From the Toronto Sun, October 7, 2008


Desperate housewives
Job changes and looming recession puts stay at home spouses in difficult spot


By JOANNE RICHARD, Special to Sun Media
Memo: With files from Liza Sardi, Sun Media National Life Editor
Last Updated: 7th October 2008,

Call me a desperate (house) wife!

My personal space is being invaded by my husband who's opted out of the corporate jungle to start a new business -- from home. But I work from home too!

I marked my territory eight years ago and I'm really trying to roll with the punches, but some days it's a little too close for comfort. How can two adults share an eight-by-10-foot office and computer, live together 24/7 and get along?

While we forge alliances and smooth out the, uhhhh, wrinkles of our new-found togetherness, experts tell me the relationship road gets mighty bumpy when a spouse is suddenly hanging around the house -- many of them not by choice. With jobs drying up across North America, unemployment breeds uncertainty, instability and decreased income and, in turn, self-esteem often takes a beating and so do marriages.

"One thing is certain, a new arrangement in the home can change the dynamic in the relationship dramatically," says relationship expert Dr. Rick Kirschner.

Deborah Mecklinger has been there -- three times! "The CEO of a big corporation suddenly becomes the CEO of the breakfast table. Suddenly your flight patterns are under scrutiny and he needs to have input on everything."

Mecklinger runs a home business as a divorce coach so her negotiating skills have come in handy, especially during the year her husband Jeff built a successful financial company from home.

"It's a power struggle and territorial readjustments are required," says Mecklinger, also a lawyer and social worker.

For many of her clients, the rebalancing process can be painful, adds Mecklinger of, and when it's mired in money problems and anxiety, it can take its toll.

Money woes bring relationship woes. "I would expect the divorce rate to go up within months of the beginning of a recession," says Kirschner, adding that "top stressors and main causes of conflict in marriages are money and sex. And in tight times, both are likely to be an issue."

In Britain, divorce lawyers said they were being inundated with calls from stay-at-home wives after the governor of the Bank of England warned that the country may be headed for a protracted economic downturn in May.

According to divorce expert Karen Stewart, splits increase after holidays, probably because all that together time highlights relationship deficiencies.

So, "if that happens after holidays, you can imagine that will be even more so when a spouse has been laid off and is at home full time!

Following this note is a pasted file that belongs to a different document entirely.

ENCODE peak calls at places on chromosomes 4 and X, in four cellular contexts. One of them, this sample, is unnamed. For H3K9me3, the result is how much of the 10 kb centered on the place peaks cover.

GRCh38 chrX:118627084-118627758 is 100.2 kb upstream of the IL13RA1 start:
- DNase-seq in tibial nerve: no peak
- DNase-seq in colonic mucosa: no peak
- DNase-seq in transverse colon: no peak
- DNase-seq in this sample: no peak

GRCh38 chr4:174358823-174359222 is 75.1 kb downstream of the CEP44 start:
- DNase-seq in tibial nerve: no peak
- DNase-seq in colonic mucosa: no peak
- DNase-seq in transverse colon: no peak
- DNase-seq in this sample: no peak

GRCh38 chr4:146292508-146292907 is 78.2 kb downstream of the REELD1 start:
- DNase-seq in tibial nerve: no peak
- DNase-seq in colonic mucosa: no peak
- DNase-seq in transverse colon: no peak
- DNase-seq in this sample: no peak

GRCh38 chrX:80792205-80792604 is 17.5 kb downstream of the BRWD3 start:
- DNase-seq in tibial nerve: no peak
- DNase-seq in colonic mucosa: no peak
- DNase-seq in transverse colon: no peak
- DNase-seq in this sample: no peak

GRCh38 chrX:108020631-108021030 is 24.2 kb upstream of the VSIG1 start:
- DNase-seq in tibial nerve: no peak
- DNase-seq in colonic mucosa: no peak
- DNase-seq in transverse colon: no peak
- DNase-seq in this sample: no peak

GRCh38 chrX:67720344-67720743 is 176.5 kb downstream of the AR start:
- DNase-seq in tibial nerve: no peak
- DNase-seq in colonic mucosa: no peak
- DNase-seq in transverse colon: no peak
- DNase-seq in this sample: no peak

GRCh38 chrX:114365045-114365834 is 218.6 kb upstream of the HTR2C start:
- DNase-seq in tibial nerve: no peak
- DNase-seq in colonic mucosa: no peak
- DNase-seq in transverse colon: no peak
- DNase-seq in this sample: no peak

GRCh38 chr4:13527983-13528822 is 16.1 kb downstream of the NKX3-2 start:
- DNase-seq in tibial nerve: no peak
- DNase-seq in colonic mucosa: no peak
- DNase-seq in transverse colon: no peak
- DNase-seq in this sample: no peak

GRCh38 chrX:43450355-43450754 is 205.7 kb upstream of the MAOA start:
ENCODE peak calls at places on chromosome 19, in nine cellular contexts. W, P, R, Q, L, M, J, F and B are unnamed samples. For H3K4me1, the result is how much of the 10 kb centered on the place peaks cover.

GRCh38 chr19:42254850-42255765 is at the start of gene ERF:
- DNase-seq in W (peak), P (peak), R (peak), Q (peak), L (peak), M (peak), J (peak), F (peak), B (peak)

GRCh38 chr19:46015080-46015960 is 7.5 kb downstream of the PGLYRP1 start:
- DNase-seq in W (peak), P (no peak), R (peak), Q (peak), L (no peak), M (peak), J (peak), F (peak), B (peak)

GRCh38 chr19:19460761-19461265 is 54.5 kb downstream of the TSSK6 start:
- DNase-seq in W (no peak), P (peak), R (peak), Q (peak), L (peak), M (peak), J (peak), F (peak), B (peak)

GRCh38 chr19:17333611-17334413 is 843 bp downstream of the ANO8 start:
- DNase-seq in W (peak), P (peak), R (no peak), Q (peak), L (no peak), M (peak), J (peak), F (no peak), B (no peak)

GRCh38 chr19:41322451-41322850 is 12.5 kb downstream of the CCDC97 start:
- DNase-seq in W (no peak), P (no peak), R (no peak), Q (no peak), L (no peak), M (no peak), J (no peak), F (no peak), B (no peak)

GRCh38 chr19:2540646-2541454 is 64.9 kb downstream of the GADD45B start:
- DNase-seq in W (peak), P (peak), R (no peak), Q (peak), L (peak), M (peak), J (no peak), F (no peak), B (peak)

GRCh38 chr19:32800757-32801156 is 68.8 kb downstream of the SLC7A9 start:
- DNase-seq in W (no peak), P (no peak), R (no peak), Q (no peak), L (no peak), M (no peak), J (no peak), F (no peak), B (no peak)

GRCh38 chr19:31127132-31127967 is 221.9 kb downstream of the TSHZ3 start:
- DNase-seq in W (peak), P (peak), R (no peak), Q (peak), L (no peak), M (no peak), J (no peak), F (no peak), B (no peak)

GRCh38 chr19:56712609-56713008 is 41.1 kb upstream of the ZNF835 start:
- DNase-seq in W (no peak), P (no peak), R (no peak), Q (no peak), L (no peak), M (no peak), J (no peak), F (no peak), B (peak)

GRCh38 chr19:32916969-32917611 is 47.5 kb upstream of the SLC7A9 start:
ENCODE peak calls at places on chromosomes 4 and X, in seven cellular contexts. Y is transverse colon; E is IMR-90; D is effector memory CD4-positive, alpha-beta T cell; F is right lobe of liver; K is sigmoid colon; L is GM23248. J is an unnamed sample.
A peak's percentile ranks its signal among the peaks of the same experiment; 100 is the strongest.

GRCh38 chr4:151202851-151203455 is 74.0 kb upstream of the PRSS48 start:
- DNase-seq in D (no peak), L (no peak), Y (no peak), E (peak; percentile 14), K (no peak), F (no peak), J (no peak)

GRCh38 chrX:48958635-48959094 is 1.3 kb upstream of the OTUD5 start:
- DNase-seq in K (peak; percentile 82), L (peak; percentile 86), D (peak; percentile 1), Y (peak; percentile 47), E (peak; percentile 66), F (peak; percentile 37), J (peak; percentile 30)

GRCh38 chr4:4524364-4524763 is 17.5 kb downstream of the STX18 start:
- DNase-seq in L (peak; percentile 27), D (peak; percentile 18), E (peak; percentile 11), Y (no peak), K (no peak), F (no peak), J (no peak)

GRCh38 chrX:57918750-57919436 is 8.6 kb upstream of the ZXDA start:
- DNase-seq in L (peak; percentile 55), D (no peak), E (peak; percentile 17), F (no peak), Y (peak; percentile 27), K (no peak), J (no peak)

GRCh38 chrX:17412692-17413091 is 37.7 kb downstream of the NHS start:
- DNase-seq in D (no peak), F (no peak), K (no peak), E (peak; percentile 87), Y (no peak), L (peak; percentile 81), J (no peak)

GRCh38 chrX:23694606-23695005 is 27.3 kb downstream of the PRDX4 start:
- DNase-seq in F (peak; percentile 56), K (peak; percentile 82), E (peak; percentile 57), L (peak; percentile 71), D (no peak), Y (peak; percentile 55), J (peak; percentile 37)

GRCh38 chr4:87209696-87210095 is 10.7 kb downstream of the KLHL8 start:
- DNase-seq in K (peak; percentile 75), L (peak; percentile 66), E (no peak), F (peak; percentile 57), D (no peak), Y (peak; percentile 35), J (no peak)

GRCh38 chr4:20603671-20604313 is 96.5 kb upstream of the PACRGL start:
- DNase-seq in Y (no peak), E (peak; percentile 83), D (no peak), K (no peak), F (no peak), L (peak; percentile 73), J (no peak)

"This is either a potential melting pot of chaos or it can be a huge opportunity to rekindle the passion," says Stewart, of Fairway Divorce Solutions in Calgary.

A home invasion sends routine, roles and stability right out the window, says Dr. Lillian Glass. Losing control of your domain and having someone underfoot definitely impact marriages, but if you add in unemployment, "it can be devastating.

Couples need to remember that it's not forever, adds Glass, author of Toxic People (St. Martin's).

"You can do something to get by. Try to enjoy the time together. Be nurturing to one another."


Don't let your marriage fizzle along with the economy. Dr. Rick Kirschner advises:

- Keep the channels of communication and interaction open

- Keep talking about next steps instead of the past

- Keep counting your blessings

- Keep in mind that it's hard for both of you

- Keep your perspective; this too will pass


Divorce experts say business is booming: "I'm always swamped," says divorce coach Deborah Mecklinger, adding the souring economy, to date, hasn't impacted the number of calls. "I don't see people not separating because of the bad economy."

On the other hand, Karen Stewart, of Fairway Divorce Solutions, adds "bad financial times lead to stress and conflict, and award fewer choices," so some couples may actually be forced to stay together because they can't afford to survive separately.

In Alberta, "there's a divorce boom," says Sheila Nielsen, of Divorce Consultants which has offices in Calgary and Edmonton.

While national divorce statistics say about 48% of Canadian marriages don't last, Nielsen estimates the current Alberta figures are currently closer to 70%. The consultant says she's getting about 50 calls a day.

But with a recession purported to be looming, Nielsen says she's seeing more couples than ever trying to "get out while the house is still worth something."